The Slatest

Today in Conservative Media: The “Cohen-Manafort One-Two Punch” Was a Biggie

President Trump points while speaking from a podium during a political rally.
President Donald Trump speaks during a political rally at the Charleston Civic Center in Charleston, West Virginia, on Tuesday. Mandel Ngan/Getty Images

Today in Conservative Media is a roundup of the day’s biggest stories in the right-wing press.

Tuesday was a bad day for the president, no matter what angle you hold it at. Two of President Donald Trump’s top aides, in different areas and eras of his life, were busy getting rung up on a dozen federal crimes and that’s not a good look for any president, particularly this one, who resides in a state of perpetual legal jeopardy. The conviction of former Trump campaign head Paul Manafort by a jury on eight counts of fraud and other crimes followed by Trump personal lawyer Michael Cohen’s guilty plea that his longtime boss directed him to break federal campaign finance laws appeared, to many media and observers, to cast the president and his administration in a new legal light. But how about the right-wing media? Convincing the Trump-aligned media, much less Trump supporters, that the president is not who they believe him to be has proved challenging, but would this finally be the moment of truth?

The day’s news prompted a sweeping change of heart from conservative New York Times columnist Bret Stephens, who tweeted he not only changed his mind but his tune about Trump and impeachment.

Others … were, shall we say, less convinced.

Michael Warren weighed in at the Weekly Standard on what he dubbed the “Cohen-Manafort one-two punch,” writing that “Manafort’s conviction may be the biggest fish Robert Mueller has landed so far,” despite the fact that his “work overseas does not directly implicate the Trump campaign regarding involvement with the Russian meddling in the 2016 election.” Warren’s takeaway is more human resources–related, writing that “[h]owever the Mueller probe and the other Trump-related legal investigations end, Tuesday’s developments underscore the poor personnel choices the president has made.”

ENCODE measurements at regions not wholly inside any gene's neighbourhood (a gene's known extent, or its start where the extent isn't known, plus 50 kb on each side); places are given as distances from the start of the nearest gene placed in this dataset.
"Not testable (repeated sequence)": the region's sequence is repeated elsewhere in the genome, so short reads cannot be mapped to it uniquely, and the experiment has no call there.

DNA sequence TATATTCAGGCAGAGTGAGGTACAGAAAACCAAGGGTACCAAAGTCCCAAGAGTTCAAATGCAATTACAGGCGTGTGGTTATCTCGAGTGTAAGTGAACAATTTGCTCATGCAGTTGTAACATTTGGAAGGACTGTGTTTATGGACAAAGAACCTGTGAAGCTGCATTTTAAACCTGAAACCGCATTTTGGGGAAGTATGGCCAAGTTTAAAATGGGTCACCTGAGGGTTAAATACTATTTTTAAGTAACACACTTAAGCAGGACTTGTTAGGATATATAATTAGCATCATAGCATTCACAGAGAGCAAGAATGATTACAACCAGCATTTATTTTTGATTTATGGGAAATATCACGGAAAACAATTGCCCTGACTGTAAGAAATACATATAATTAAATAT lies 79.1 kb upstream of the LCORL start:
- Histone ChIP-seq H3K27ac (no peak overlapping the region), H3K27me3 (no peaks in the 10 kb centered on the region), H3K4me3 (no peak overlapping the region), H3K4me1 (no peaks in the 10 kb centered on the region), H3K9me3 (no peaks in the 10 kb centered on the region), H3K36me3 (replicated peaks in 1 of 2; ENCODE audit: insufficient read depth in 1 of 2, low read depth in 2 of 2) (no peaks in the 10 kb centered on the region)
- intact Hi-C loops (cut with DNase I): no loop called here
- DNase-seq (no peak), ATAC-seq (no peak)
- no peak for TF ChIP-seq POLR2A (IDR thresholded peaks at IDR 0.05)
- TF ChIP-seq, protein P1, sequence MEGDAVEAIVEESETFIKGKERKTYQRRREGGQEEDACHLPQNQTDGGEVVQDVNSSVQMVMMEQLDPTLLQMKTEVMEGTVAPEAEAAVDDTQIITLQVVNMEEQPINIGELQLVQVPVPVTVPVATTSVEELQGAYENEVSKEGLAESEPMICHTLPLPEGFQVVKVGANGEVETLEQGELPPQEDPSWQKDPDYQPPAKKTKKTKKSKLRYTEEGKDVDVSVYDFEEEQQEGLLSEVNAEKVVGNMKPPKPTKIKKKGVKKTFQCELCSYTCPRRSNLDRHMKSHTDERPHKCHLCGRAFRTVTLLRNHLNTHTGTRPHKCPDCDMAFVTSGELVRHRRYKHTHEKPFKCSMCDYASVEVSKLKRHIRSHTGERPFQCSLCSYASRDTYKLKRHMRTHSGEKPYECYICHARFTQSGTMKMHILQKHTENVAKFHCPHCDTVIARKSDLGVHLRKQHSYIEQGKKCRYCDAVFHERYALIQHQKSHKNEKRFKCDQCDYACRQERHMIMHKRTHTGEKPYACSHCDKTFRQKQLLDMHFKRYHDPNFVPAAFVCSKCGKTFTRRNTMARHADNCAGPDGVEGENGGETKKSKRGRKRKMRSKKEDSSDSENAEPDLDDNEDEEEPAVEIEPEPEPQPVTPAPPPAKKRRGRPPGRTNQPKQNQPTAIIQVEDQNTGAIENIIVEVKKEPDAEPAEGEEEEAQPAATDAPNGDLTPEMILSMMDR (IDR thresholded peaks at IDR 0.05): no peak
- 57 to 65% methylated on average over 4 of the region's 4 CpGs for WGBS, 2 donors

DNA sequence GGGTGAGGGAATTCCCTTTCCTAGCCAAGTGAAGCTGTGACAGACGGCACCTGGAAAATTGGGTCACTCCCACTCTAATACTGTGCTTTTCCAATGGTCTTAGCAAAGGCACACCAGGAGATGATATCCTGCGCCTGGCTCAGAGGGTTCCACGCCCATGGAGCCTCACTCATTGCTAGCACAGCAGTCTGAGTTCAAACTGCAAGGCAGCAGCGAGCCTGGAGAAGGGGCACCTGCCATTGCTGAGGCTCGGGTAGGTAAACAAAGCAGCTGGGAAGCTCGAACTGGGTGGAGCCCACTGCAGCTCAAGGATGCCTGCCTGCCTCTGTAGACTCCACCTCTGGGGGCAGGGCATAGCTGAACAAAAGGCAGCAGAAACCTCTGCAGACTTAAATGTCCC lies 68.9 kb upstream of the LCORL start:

“Trump seems to have a penchant for surrounding himself with problematic aides and advisers who are willing to lie and cheat on his behalf,” Warren concludes. “What does it say about the president, who keeps calling the investigations a ‘witch hunt,’ that he keeps finding himself in the company of witches?”

Elsewhere at the Weekly Standard Andrew Egger’s piece titled “Cohen Plea Could Mean Trouble for Trump” notes “[t]he campaign finance charges aren’t what got Cohen in the most serious legal trouble, but they’re the ones likely to cause headaches for the president.” “After nearly two years of frenzied speculation about the Trump campaign’s potential collusion with Russia, wouldn’t it be wild if the thing that brought him down was the porn star payoff after all?” he muses. When it comes to Manafort, Egger declares the conviction the “latest and largest court victory for special prosecutor Robert Mueller.”

Alex Parker at Red State, however, sees the day’s events more as a news narrative development than a legal development. “Manafort’s verdict marks a move forward in the Trump news narrative—a onetime campaign aide found guilty, no doubt to be hailed by the Left as a chink in the President’s armor, whether Manafort’s deeds implicate Trump in anything or not,” Parker writes. The Federalist framed Manafort’s eight felony convictions in a headline this way: “Federal Jury Fails to Convict Paul Manafort on Majority of Counts, Finds Him Guilty on 8 Counts of Fraud.”

Typically Trump-friendly Breitbart covered the day’s news plainly, noting “[n]one of the charges in either of these cases relate to his work with the 2016 Trump campaign, but the trials represent the first major public hearing of the findings of the Mueller investigation, which officially was charged with investigating ‘collusion’ with the Russian government by that campaign.” Breitbart also picked up on Senate Minorty Leader Chuck Schumer’s statement on the looming issue of presidential pardons. “I understand the president’s on his way to a rally,” Schumer said. “He better not talk about pardons for Michael Cohen or Paul Manafort tonight, or any time in the future.”